Chair Murkowski Chews Out an Undersecretary. At a Senate panel on a bill calling for the Department of Energy to store nuclear waste short-term, opponents stacked up objections, even renewing...
Electric vs. Gas
I was amused and concerned by the allegations of marketing warfare that Mr. Krebs felt compelled to address in his December 1996 article. From my perspective as a gas marketing manager (1981-85), as project manager for gas cooling systems at the Gas Research Institute (1985-91), and as director of the thermal storage center at the Electric Power Research Institute (1991-present), I would like to share an observation.
On the gas side, the marketing reps always complained that their electric counterparts had larger budgets and more personnel and that they would use rebates from demand-side management programs to buy projects. And on the electric side, the marketing reps complained that their gas counterparts had larger budgets and more personnel and would use DSM rebates to buy projects.
They were both right and both wrong. Each organization wanted to increase market share, improve profitability, and satisfy the customer's needs. Usually the electric side won, however; not because of unfair marketing tactics, but because its product enjoyed a lower "first cost," was easier to maintain, and was more readily available in the required size or color. That was neither warfare nor anti-competitive.
Mr. Krebs has made some arguments that fuel-cycle analysis would justify regulatory promotion of gas technologies. The U.S. Department of Energy and Oak Ridge National Laboratory have calculated the environmental impact of HVAC systems using the Total Equivalent Warming Index method (TEWI) endorsed by the American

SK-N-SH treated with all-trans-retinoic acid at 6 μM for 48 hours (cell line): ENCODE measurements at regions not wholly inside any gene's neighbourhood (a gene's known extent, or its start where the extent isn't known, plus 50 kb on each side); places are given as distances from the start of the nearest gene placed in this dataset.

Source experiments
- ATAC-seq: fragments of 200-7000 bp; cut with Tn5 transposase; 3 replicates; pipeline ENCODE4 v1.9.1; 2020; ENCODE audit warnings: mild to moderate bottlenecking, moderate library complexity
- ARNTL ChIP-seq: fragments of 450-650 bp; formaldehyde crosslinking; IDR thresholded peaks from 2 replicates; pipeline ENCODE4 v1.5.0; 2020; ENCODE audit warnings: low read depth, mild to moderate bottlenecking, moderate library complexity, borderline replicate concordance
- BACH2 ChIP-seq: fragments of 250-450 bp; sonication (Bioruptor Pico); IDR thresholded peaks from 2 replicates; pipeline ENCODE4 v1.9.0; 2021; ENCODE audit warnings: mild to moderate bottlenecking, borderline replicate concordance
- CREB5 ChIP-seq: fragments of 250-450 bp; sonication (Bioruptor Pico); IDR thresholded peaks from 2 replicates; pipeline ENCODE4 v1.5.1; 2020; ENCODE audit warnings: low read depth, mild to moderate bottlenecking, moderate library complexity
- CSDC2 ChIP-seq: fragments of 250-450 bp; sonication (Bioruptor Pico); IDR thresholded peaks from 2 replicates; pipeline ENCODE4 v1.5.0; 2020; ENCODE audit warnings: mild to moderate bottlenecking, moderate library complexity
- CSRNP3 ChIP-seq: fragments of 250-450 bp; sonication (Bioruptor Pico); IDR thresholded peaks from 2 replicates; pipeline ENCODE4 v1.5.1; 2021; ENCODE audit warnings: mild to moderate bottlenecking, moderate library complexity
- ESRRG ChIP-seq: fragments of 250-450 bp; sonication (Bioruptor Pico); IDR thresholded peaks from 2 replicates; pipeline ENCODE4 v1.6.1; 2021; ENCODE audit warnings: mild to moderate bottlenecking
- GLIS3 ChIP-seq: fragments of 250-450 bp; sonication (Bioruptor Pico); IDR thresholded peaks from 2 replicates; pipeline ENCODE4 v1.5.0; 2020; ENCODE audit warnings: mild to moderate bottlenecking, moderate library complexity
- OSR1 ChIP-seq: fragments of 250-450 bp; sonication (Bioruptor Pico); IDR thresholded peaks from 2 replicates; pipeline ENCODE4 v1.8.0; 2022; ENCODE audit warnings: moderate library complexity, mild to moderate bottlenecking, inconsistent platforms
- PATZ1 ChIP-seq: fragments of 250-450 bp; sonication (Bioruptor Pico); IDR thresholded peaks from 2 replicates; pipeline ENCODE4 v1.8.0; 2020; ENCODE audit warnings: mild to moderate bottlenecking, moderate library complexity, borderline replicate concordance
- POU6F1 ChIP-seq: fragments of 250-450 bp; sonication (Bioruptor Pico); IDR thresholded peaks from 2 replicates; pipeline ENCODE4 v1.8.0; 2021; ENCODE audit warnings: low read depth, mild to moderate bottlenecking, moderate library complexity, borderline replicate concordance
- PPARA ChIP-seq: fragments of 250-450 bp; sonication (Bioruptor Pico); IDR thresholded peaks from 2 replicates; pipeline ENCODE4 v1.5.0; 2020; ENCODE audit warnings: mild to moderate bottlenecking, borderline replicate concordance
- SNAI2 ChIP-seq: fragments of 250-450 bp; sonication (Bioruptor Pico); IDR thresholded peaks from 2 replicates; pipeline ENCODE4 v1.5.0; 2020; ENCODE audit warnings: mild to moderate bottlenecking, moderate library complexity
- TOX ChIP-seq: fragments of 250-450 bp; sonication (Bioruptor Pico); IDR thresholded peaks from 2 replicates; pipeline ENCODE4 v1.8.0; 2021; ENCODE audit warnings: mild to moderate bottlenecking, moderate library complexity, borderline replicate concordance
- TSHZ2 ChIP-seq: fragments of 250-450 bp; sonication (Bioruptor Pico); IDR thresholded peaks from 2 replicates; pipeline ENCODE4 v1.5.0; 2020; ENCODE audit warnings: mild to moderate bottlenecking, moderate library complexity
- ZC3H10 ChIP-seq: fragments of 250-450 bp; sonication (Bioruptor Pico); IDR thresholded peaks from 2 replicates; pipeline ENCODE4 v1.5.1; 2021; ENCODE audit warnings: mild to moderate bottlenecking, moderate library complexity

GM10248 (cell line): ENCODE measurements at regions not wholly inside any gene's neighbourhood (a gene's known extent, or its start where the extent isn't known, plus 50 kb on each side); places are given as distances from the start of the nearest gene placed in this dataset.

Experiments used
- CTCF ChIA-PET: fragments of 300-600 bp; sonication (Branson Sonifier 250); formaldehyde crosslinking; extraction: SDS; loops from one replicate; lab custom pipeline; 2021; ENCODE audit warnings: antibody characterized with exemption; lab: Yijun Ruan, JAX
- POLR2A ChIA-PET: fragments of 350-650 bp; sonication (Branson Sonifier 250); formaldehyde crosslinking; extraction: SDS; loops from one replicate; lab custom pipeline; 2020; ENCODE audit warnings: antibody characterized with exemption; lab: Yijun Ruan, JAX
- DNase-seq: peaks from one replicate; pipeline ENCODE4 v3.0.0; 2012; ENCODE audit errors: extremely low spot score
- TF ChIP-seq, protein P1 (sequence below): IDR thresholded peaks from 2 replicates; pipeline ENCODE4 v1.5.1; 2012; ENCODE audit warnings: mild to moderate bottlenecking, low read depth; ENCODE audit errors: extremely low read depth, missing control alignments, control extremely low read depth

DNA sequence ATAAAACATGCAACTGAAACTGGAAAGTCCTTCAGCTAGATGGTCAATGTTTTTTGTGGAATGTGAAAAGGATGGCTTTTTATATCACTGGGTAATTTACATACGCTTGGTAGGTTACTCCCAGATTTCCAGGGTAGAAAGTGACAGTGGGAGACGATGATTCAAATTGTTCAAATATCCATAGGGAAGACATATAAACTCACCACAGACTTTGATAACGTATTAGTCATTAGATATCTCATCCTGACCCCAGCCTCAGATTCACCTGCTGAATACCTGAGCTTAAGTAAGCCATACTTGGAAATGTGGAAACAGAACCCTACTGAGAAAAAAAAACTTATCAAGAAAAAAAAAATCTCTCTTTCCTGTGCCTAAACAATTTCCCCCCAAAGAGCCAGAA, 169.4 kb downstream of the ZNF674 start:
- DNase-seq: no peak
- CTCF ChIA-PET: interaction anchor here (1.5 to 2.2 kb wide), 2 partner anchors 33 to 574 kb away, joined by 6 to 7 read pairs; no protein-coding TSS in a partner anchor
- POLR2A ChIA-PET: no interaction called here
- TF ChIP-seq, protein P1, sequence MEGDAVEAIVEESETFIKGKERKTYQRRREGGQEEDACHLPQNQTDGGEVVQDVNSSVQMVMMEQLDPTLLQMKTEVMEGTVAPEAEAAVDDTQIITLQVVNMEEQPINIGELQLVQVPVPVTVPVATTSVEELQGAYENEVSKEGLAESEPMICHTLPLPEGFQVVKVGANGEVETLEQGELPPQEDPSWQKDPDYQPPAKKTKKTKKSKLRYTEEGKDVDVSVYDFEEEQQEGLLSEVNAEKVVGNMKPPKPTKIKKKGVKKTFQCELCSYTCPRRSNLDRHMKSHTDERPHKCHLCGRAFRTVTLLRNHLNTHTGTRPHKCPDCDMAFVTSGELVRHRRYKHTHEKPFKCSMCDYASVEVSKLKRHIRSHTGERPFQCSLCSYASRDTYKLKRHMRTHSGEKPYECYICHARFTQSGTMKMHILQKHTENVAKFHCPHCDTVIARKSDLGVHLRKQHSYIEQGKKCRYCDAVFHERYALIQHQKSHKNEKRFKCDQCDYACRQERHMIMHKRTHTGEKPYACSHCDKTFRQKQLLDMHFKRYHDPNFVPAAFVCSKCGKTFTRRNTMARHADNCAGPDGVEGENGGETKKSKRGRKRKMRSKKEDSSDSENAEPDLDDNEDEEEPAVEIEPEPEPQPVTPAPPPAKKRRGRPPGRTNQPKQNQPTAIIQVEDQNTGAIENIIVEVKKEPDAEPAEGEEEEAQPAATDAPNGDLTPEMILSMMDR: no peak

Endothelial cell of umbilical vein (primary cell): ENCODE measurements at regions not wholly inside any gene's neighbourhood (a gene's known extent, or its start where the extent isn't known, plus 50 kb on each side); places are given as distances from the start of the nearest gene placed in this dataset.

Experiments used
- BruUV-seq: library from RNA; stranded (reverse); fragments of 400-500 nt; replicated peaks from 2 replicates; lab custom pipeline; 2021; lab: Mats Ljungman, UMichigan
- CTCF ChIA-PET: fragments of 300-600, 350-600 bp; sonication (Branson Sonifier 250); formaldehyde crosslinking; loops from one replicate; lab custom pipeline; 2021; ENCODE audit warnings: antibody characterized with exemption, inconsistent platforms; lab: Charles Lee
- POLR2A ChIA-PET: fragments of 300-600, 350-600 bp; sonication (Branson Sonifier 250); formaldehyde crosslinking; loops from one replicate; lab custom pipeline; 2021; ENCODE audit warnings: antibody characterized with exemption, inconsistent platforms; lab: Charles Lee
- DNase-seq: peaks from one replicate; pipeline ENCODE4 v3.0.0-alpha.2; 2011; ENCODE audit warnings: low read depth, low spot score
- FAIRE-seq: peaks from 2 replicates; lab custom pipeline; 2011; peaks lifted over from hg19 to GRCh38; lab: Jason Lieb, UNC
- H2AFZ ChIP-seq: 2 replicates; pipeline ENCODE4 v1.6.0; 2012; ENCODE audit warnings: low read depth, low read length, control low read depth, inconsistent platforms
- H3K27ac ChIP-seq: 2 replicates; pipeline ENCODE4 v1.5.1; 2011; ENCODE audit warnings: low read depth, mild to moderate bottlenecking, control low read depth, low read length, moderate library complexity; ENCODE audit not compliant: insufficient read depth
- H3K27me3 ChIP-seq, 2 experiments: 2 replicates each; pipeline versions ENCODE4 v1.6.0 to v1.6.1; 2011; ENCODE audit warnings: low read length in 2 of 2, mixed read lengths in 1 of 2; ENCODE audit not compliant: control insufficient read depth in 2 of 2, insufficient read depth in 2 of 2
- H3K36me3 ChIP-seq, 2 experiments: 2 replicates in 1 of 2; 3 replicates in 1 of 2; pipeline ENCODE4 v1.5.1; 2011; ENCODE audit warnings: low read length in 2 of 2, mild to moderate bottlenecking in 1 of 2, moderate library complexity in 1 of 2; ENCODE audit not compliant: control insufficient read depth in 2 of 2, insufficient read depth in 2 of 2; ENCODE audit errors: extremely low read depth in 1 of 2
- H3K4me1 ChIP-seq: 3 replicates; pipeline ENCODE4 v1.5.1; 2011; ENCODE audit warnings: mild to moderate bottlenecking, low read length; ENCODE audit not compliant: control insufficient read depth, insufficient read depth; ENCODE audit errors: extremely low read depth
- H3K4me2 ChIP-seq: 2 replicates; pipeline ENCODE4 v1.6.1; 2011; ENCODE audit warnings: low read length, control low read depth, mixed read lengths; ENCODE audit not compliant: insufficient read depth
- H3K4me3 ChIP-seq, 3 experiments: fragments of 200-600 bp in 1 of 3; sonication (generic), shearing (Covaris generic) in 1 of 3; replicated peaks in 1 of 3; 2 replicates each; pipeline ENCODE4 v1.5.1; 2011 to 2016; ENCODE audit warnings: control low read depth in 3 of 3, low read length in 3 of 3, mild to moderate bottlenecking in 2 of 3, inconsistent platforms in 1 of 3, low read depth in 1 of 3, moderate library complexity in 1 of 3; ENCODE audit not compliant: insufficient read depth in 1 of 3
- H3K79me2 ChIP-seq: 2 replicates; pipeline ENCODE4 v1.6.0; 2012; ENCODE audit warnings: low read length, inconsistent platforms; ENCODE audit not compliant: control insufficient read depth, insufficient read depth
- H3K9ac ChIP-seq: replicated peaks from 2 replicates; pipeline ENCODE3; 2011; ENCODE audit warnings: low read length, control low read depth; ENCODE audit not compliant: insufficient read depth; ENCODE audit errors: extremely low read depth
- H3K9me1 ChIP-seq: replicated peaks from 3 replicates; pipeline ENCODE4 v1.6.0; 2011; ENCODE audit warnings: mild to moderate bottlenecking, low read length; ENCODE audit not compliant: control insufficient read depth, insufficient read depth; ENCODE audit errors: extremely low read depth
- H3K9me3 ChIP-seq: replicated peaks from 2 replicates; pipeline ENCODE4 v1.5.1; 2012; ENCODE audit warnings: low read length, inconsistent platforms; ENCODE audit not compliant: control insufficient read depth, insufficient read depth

Society of Heating, Refrigeration, and Air Conditioning Engineers. This comprehensive study far exceeds the simple and misleading analysis that compares a natural gas engine to a coal-fired generating plant. The entire mix of U.S. generation plants (coal, nuclear, hydro, gas, and others) is considered in national and regional analyses. The study confirms that existing electric cooling technologies are superior from an emissions perspective. Some advanced gas technologies may be attractive in the future (if they are commercialized), but they still will not perform better than the new electric systems that should be available.
Mr. Krebs indicated that thermal energy storage systems thwarted conservation under the guise of DSM and integrated resource planning. But one shouldn't question current TES technology based on the performance of older designs with significantly different goals. The evaluation on TES that Krebs cites is misleading. In fact, the intent of TES system design has evolved over the past 15 years:
• Early Designs. The initial systems were designed to increase off-peak loads to better utilize base-load generation. These systems often were simultaneously required to be revenue-neutral, which meant that they would use more energy, but of a less-expensive variety. Efficiency was not the principle consideration.
• Capacity Concerns. As public policy changed to promote reductions in peak demand and to avoid construction of new power plants, DSM programs developed to reward so-called, "full-lead-shift" TES systems. Unfortunately, however, these systems can be operated incorrectly if building managers fail to closely monitor and control maintenance, operator training, and changes in building use.
• Environmental Goals. Public policy has now changed again to promote efficiency and emissions reductions. Current TES technology has shown that it can reduce both energy